There is a certain critically acclaimed, publicly tolerated subgenre of gaming which goes by the awkward portmanteau "Metroidvania." Based on the Metroid series of games, with an assist from a variation on Castlevania starting with Symphony of the Night, this subgenre focuses nominally on exploration and freedom. The idea is that you appear to have total freedom to explore, but difficulty and items which unlock areas - we'll call them "keys" but they can be more varied than that, like double-jumps or new spells - appear to open new areas.
In the Metroidvania style of gaming, these things tend to be fairly rigid. You explore for a while, and may note several obvious obstacles - this block clearly needs a new type of bomb, that door requires a key you don't have. There are a handful of options which are available to you, one or two of which expand the number of options. Go here, get the key, go there, get the double-jump. It's not quite fully user-driven and emergent, but it's not the linear experience that most games utilize. It is designer-created and fairly rigid, but offers both a small amount of choice but a large feeling of satisfaction.
Perhaps the most interesting and usually successful part of the 2008 King's Bounty remake, and its expansion/sequel Armored Princess, are that it adapts these Metroidvania concepts. However, since it does so in a strategy/RPG style instead of the platformer/RPG style of Castlevania, it invokes a similar feeling despite using very different mechanics. In many ways, it's better: King's Bounty only rarely uses keys, instead, it lets you choose your path by giving you information about potential opponents. It tells you what kind of enemies are in your way, as well as their strength relative to yours, allowing you to judge whether you're up for taking them on.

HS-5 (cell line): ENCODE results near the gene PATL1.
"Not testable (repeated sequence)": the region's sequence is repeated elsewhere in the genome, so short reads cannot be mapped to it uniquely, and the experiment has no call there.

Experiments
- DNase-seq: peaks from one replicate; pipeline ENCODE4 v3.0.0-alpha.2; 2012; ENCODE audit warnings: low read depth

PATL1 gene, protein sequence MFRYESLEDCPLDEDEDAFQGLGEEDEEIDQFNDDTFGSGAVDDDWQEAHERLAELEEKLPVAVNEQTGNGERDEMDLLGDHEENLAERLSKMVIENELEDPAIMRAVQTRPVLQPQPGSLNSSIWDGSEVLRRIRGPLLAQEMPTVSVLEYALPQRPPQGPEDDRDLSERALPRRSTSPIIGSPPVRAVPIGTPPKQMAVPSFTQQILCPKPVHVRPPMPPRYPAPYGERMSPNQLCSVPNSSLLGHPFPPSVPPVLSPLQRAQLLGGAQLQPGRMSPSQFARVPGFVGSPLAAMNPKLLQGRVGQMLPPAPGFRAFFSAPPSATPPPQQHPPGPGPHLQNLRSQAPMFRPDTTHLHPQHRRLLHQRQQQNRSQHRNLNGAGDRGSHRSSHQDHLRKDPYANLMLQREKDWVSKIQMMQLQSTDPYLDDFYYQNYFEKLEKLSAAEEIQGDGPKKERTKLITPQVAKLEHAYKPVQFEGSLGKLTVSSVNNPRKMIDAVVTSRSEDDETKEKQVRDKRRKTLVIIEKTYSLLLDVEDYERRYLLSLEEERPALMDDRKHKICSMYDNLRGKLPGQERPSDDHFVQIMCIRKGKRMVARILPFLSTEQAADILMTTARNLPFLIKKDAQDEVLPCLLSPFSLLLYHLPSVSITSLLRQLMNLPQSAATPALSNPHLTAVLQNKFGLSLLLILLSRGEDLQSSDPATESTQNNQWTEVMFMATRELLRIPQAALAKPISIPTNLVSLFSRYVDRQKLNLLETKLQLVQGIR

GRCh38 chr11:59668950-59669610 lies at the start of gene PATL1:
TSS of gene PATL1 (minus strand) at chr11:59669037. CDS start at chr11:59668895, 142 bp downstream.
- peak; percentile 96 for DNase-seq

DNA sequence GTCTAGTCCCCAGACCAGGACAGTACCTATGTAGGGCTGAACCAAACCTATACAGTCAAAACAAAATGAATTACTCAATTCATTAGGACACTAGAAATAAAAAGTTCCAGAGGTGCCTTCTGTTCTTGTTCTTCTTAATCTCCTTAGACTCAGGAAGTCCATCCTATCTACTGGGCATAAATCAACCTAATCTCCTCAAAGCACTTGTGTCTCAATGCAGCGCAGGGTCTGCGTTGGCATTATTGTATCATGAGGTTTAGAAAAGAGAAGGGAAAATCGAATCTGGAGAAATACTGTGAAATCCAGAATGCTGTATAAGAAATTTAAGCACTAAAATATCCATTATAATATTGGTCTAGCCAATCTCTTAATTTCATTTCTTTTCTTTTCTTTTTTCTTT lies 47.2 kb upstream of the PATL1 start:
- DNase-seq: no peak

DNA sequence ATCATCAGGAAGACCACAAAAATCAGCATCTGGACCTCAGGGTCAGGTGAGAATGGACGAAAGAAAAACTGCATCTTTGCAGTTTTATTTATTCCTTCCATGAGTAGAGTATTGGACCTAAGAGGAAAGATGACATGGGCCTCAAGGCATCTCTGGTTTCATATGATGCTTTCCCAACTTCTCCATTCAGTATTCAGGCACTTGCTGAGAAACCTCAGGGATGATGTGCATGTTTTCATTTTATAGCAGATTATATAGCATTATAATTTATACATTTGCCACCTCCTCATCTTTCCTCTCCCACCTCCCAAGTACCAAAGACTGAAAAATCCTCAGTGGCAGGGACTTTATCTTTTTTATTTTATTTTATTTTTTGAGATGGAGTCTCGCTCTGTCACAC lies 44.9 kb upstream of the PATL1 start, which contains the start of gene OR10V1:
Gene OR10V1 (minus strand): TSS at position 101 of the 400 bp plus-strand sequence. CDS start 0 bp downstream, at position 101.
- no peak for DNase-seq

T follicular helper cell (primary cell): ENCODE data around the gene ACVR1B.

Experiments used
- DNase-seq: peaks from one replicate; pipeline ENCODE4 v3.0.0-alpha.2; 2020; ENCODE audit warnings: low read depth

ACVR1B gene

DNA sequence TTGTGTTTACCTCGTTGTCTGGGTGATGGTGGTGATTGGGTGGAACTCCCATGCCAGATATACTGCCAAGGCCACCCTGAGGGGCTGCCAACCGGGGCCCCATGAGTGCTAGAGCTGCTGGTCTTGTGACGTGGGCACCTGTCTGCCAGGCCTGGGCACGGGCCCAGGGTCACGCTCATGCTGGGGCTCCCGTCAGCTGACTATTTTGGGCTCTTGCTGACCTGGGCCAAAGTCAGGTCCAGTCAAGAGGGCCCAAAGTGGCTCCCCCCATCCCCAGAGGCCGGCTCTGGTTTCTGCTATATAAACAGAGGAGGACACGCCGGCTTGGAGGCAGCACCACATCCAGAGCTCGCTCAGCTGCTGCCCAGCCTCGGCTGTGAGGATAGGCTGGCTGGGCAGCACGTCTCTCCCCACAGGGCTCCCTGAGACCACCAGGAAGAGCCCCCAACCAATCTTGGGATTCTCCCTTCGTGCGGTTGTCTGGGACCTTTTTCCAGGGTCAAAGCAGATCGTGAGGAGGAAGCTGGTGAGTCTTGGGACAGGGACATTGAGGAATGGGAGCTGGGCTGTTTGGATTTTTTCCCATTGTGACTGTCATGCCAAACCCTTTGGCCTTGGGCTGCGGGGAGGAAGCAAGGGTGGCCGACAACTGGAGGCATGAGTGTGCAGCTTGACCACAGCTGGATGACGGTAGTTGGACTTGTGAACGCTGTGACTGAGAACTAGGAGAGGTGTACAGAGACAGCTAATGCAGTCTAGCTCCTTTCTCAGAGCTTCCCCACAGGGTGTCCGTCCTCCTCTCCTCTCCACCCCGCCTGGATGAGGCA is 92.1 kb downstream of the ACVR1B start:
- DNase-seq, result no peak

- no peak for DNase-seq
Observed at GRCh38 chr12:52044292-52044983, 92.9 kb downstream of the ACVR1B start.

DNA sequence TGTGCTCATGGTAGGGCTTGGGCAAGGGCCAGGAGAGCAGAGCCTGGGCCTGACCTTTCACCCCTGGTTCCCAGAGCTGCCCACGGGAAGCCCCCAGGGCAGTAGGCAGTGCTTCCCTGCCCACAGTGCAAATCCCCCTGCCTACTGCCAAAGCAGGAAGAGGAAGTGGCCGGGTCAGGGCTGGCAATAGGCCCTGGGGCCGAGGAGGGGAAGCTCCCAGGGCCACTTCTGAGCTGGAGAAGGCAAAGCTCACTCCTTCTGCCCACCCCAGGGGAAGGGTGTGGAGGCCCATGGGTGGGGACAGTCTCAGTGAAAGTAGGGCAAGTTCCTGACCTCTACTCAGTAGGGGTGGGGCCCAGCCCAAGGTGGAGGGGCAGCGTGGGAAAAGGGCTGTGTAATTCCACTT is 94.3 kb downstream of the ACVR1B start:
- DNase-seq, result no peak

The gameplay, then, works like this: you get a few quests, which point you in the right direction to travel. In your way are several wandering or static enemies, which can be scouted. You can find multiple different paths, or do entirely different quests in a different area of the map, until you go up in levels, can hire more troops, and suddenly the enemies which had been rated as "Strong" are "Slightly Weaker" and can be cleared out, leading to more levels, more money, and so on.
The "Metroidvania" moniker is insufficient for describing this model, though it's closer than just about anything else to describe King's Bounty. I propose "organic exploration". It's not quite emergent narrative - though it's close - but it has the feeling of letting your knowledge of the map and game slowly expand with your character's power. It's something a little bit magical, like the aim of RPGs and many other games, but rarely ever actually achieved so directly.
With King's Bounty organic exploration comes problems, though. It's possible to fail. Not fail as in "you have to reload your last saved game". Fail as in "your strategy has failed. Restart the game." You can, quite easily, work yourself into a corner where you don't have enough money to recruit troops to replace the ones you just lost. But this is the flip-side to the organic exploration. The thrill of expansion is useless if it's not also balanced by the thrill of defeat.